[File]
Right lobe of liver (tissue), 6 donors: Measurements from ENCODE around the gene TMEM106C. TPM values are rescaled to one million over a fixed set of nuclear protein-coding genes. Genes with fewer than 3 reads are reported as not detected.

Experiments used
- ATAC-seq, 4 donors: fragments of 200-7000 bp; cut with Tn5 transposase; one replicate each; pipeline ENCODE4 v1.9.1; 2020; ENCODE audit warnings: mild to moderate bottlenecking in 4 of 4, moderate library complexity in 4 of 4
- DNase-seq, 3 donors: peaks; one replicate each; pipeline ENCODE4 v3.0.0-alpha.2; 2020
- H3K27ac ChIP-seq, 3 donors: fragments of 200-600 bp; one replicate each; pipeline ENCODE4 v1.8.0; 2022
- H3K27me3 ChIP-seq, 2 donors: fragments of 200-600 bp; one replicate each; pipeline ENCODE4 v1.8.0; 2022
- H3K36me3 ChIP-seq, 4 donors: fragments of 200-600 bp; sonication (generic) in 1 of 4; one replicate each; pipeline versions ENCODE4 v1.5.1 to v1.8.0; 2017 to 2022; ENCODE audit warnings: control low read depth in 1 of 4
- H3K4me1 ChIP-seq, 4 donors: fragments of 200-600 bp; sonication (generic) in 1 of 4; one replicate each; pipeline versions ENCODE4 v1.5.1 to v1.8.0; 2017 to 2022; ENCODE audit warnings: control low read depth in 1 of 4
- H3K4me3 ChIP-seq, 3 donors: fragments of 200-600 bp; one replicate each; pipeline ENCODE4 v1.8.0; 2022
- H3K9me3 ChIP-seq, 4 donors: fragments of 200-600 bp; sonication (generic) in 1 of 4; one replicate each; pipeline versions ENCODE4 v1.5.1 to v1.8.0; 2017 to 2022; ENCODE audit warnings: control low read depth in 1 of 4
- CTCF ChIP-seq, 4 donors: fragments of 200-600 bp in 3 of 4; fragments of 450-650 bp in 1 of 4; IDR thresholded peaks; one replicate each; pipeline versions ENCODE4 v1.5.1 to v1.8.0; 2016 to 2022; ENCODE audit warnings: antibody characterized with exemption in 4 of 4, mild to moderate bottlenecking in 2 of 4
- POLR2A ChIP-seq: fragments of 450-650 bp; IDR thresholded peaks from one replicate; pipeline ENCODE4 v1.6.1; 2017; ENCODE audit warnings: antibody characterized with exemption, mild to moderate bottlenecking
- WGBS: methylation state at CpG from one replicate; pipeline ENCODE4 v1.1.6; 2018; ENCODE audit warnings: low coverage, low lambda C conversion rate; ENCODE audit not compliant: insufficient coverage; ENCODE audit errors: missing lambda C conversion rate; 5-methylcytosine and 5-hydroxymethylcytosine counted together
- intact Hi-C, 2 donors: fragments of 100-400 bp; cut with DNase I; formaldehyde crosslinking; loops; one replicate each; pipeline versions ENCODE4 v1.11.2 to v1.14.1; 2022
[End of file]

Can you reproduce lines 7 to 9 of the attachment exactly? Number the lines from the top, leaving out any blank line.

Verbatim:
- H3K36me3 ChIP-seq, 4 donors: fragments of 200-600 bp; sonication (generic) in 1 of 4; one replicate each; pipeline versions ENCODE4 v1.5.1 to v1.8.0; 2017 to 2022; ENCODE audit warnings: control low read depth in 1 of 4
- H3K4me1 ChIP-seq, 4 donors: fragments of 200-600 bp; sonication (generic) in 1 of 4; one replicate each; pipeline versions ENCODE4 v1.5.1 to v1.8.0; 2017 to 2022; ENCODE audit warnings: control low read depth in 1 of 4
- H3K4me3 ChIP-seq, 3 donors: fragments of 200-600 bp; one replicate each; pipeline ENCODE4 v1.8.0; 2022